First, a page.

And this meeting didn’t really strike him as too far out of the norm — not in the moment, anyway. After receiving a “social briefing” and being “advised on how not to offend” his new clients, he was asked to sign a confidentiality agreement — one that, he now admits, he didn’t read too closely. The more than hour-long meeting that followed included more paperwork, some photography and an extended question-and-answer session — all usual standards of medical care in Wallace’s experience. While he says the consultation featured the “odd, questionably appropriate sense of humor” that he’d prepared for, Wallace was most struck by how often some of the more bizarre questions were repeated — although that too seemed to line up with what he’d been told to expect.
“Western civilization is not the only civilization,” Wallace says. “Hell, there’s people from East Texas that come in wearing overalls and the muddiest boots you’ve ever seen — but they’ve got cold, hard cash, so you try not to offend. You just try your best not to offend. And I had been prepared for it, so I was mostly able to keep my stiff upper lip — although I think you can even see in the scene that there are moments where I’m trying to hold myself together.”
Following the meeting, Wallace was paid his usual $500 consultation fee. Aside from the fact that he never again heard from these curious clients, whom he’d quoted some $20,000 worth of procedures, he says he didn’t really harbor any thoughts about the meeting after the fact.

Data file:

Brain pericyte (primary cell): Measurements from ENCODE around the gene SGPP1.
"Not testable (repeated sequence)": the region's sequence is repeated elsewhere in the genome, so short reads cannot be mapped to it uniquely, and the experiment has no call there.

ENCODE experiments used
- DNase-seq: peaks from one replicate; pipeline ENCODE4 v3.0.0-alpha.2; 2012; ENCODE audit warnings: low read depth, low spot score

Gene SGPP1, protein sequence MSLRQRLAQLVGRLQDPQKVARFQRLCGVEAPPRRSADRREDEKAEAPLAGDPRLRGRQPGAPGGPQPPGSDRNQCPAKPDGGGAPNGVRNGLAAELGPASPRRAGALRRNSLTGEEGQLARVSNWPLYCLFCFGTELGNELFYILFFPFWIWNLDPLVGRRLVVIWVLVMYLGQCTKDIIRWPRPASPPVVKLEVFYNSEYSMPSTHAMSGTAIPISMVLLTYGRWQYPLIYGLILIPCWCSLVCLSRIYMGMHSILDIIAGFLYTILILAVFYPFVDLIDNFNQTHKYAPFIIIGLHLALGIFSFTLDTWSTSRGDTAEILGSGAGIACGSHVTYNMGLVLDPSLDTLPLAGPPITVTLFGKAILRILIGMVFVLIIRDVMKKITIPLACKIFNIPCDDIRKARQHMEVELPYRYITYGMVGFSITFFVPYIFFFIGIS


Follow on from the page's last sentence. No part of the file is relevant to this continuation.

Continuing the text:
Then the movie was released.
Once it became clear what was going on, Wallace’s office staff gave him a briefing on Sacha Baron Cohen. The plastic surgeon, who says he much prefers outdoor activities like skiing to Hollywood entertainment, claims to have never previously heard of the comedian, his Borat character or the acclaimed 2007 film that entered the character into the zeitgeist.
“We found out, basically, that I’d been duped,” says Wallace, who also claims to have not yet seen the entirety of the film in which he cameos. “How they picked me, I don’t know. Maybe they interviewed others. Maybe I was the best show pony. It’s proof, I guess, of Hollywood people who can play dress-up and perform — and clearly hide cameras and microphones, because you can tell they used at least three cameras in the scene.”
Wallace is adamant that he is not as “lecherous” as he says the scene is “designed and calculated” to make him appear.
He “categorically” denies that he would ever joke about having sex with a client with whom he was “having a professional relationship and having boundaries.” He says his answer about having sex with the Tutar character if her father wasn’t around was actually a response to another question entirely, and that it was simply placed where it was as a act of “clever editing.”